A simple Javascript Submit and Validation example

The following HTML script illustrates a simple Javascript validation and submit script that checks inputs on the PC before it is submitted to the server.  You might use this method on a web site before submission to the PHP script.  The Javascript displays a nice error message on submission if there are any errors and it is quite easy to add more tests when other text boxes are added.

<!DOCTYPE html PUBLIC “-//W3C//DTD XHTML 1.0 Transitional//EN” “http://www.w3.org/TR/xhtml1/DTD/xhtml1-transitional.dtd”>
<html xmlns=”http://www.w3.org/1999/xhtml”>
<head>
<meta http-equiv=”Content-Type” content=”text/html; charset=utf-8″ />
<title>Submit a form using Javascript with input validation</title>

<script language=”javascript” type=”text/javascript”>
<!–

//——————————————–
//Javascript that will submit the form when all entries are valid
function button_onclick(frmCreate) {

var themessage = “Error in entries : “;
var isOK = true;

if ( frmCreate.txtItem_Number.value == “” ) {
themessage = themessage + “\n” + “* Enter PayPal item code”;
isOK = false;
}

if ( frmCreate.txtItem_Name.value == “” ) {
themessage = themessage + “\n” + “* Enter PayPal item name”;
isOK = false;
}

if ( isOK == false ) {
window.alert(themessage);
} else {
frmCreate.submit(frmCreate);
}

}

//——————————————–
//Checks if the entry is numeric
function isNumeric(inputVal) {
numeric = true;
inputStr = inputVal.toString();
for (var i = 0; i< inputStr.length; i++) {
var oneChar = inputStr.charAt(i);

if (oneChar < “0” || oneChar > “9”) {
return false;
}

}

if (numeric == false) {
return false; }
else {
return true; }

}

//——————————————–
function LowerLimit_onblur(frmCreate) {
if ( !isNumeric( frmCreate.txtLowerLimit.value ) ) {
window.alert(“Enter a integer number”);
frmCreate.txtLowerLimit.value = “”;
frmCreate.txtLowerLimit.focus();
}
}

//–>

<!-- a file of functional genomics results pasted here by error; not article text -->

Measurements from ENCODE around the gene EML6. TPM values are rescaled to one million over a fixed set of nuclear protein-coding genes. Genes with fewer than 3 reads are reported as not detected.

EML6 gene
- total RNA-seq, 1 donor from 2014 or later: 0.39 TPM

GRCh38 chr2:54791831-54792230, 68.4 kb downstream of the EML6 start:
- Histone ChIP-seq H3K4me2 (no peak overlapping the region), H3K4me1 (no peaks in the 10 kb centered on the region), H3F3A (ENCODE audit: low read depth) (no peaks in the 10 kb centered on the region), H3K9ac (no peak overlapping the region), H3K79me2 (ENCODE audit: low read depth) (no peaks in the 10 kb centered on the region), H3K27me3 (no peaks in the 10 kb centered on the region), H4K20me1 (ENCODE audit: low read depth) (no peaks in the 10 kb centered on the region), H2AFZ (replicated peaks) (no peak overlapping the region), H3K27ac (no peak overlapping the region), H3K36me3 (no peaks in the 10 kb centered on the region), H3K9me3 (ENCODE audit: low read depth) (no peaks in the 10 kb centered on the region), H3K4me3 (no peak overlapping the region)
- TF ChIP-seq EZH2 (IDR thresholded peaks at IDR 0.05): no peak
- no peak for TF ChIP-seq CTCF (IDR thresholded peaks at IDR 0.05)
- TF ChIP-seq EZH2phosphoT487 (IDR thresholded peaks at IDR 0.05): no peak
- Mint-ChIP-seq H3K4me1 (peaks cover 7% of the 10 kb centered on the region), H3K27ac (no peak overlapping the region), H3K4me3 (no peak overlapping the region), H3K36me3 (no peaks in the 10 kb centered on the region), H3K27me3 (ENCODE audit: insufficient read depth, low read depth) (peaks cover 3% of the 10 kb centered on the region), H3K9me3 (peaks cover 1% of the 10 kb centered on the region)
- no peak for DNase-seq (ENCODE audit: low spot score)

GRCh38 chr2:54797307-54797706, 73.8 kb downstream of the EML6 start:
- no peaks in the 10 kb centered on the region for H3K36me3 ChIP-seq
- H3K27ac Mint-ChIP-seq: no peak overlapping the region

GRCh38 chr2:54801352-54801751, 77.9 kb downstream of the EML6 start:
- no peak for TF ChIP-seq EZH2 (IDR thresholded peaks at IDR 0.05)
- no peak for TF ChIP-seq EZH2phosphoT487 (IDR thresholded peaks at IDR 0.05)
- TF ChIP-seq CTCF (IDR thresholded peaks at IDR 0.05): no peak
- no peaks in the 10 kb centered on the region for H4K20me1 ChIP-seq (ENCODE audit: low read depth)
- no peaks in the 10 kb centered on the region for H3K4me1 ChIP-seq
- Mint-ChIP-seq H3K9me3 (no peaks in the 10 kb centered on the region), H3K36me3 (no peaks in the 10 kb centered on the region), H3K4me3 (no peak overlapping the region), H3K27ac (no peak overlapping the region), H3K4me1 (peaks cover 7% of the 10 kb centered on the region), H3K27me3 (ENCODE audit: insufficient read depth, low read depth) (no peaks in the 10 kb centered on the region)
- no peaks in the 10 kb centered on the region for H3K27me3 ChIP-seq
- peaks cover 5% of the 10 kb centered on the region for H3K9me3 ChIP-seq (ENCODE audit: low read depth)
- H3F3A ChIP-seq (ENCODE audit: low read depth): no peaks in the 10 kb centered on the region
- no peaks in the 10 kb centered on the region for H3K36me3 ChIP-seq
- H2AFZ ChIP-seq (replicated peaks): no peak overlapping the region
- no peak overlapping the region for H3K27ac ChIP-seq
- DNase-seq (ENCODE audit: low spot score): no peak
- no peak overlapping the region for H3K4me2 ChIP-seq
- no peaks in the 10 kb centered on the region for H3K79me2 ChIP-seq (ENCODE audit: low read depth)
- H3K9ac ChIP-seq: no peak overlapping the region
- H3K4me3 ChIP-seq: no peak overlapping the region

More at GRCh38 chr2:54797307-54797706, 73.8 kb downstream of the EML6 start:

</script>

</head>
<body>

<!– START OF MAIN FORM –>
<form name=”frmCreate” method=”post” action=”test.html”>

<input type=”button” name=”Create” value=”Create” language=”javascript” onClick=”return button_onclick(frmCreate)” />

<br/><br/>
<table>
<tr>
<td>
<strong>Product Item Reference</strong>
</td>

<td>
<input type=”text” name=”txtItem_Number” />
</td>
<tr>

<tr>
<td>
<strong>Product Item Name</strong>
</td>

<td>
<input type=”text” name=”txtItem_Name” size=”50″ /><br/>
</td>
</tr>

<tr>
<td>
<strong>Enter lower limit</strong>
</td>
<td>
<input type=”text” name=”txtLowerLimit”  value=”5″ size=”3″  LANGUAGE=”javascript” onBlur=”return LowerLimit_onblur(frmCreate)” />
</td>

</table>
</form>
<!– END OF MAIN FORM –>

</body>
</html>

PHP File Handling Tutorial

PHP File handling Tutorial

The kinds of things that you will do with files include:

•    Reading and writing text in files.
•    Creating and deleting directories and file manipulation.

Part 1 – File permissions on the server

If you have to write data to a text file on a web server, or you have to copy, rename, delete or do any kind of file manipulation, the file or folder will require correct permissions.

To change file or folder permissions in Dreamweaver, open the site up in the remote view and right click on the file or folder.  Select permissions and then choose the kind of permissions that you want.  This would be 666 if you want to write and manipulate files.

This may not be necessary, as it may already be set on your web server.

Part 2 – Working with files

The typical way in which you will work with a text file is something like:

•    Open the file that you are going to work with by associating a file handle
•    Read or write to the file using the file handle
•    Close the file using the file handle.

Task 1 – Opening a file